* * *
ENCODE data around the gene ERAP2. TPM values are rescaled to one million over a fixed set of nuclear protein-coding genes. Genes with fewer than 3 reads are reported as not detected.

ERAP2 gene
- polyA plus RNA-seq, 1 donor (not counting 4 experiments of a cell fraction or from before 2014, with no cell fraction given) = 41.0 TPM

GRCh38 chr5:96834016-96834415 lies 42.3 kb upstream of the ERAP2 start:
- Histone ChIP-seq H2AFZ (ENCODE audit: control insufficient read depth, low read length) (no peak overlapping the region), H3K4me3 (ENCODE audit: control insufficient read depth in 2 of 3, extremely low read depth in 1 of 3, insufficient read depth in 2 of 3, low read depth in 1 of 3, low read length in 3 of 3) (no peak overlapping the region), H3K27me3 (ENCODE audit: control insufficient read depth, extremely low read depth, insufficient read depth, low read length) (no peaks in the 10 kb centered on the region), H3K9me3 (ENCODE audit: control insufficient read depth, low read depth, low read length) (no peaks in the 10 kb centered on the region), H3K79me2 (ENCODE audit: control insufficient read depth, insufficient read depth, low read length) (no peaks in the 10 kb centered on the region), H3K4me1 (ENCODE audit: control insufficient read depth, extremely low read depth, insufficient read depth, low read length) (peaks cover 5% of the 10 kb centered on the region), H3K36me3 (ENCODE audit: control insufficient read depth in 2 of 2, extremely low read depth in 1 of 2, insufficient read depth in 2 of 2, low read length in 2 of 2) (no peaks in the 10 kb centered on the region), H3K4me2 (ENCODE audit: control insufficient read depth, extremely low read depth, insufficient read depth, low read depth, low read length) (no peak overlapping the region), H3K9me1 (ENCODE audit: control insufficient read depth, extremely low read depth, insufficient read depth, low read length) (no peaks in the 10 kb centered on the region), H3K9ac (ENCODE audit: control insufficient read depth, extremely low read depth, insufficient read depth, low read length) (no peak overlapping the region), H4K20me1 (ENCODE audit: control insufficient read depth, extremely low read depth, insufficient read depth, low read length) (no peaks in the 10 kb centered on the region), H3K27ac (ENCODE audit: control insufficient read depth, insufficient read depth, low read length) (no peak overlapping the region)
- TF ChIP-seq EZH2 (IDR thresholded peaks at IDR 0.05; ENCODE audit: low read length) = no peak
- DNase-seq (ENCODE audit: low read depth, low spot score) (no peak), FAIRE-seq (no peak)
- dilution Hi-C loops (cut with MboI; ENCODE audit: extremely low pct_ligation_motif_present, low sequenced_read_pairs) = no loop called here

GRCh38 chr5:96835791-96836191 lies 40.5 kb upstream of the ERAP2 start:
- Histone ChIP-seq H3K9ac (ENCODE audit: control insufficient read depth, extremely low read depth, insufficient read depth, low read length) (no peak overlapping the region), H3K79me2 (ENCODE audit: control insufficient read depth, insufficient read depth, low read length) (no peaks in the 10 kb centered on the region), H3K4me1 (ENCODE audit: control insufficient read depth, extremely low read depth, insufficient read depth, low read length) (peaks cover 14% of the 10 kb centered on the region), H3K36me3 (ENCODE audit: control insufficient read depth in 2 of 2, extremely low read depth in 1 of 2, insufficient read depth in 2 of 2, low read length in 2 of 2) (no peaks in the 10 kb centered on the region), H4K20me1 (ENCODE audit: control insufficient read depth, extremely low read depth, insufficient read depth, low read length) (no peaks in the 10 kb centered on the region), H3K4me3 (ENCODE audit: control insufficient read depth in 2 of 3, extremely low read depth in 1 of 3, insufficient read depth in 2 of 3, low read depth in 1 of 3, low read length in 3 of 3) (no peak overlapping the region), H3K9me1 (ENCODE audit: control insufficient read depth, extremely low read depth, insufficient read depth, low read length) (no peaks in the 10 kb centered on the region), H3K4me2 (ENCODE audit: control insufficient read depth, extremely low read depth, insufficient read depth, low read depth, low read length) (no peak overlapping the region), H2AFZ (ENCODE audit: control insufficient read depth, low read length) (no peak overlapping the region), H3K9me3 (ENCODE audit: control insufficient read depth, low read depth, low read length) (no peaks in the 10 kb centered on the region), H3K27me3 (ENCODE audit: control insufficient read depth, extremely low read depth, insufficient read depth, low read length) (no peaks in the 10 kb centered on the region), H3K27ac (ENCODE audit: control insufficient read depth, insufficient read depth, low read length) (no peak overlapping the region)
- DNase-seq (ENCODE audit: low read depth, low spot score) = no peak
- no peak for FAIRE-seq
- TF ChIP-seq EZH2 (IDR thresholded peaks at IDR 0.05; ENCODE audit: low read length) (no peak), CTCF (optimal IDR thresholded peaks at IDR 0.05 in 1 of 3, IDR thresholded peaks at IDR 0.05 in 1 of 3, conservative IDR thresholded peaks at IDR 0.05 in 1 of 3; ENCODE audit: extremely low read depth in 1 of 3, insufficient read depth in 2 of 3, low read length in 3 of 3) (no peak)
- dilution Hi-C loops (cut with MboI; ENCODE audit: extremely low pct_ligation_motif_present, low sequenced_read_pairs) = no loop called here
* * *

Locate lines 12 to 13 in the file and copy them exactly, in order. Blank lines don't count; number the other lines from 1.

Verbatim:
- no peak for FAIRE-seq
- TF ChIP-seq EZH2 (IDR thresholded peaks at IDR 0.05; ENCODE audit: low read length) (no peak), CTCF (optimal IDR thresholded peaks at IDR 0.05 in 1 of 3, IDR thresholded peaks at IDR 0.05 in 1 of 3, conservative IDR thresholded peaks at IDR 0.05 in 1 of 3; ENCODE audit: extremely low read depth in 1 of 3, insufficient read depth in 2 of 3, low read length in 3 of 3) (no peak)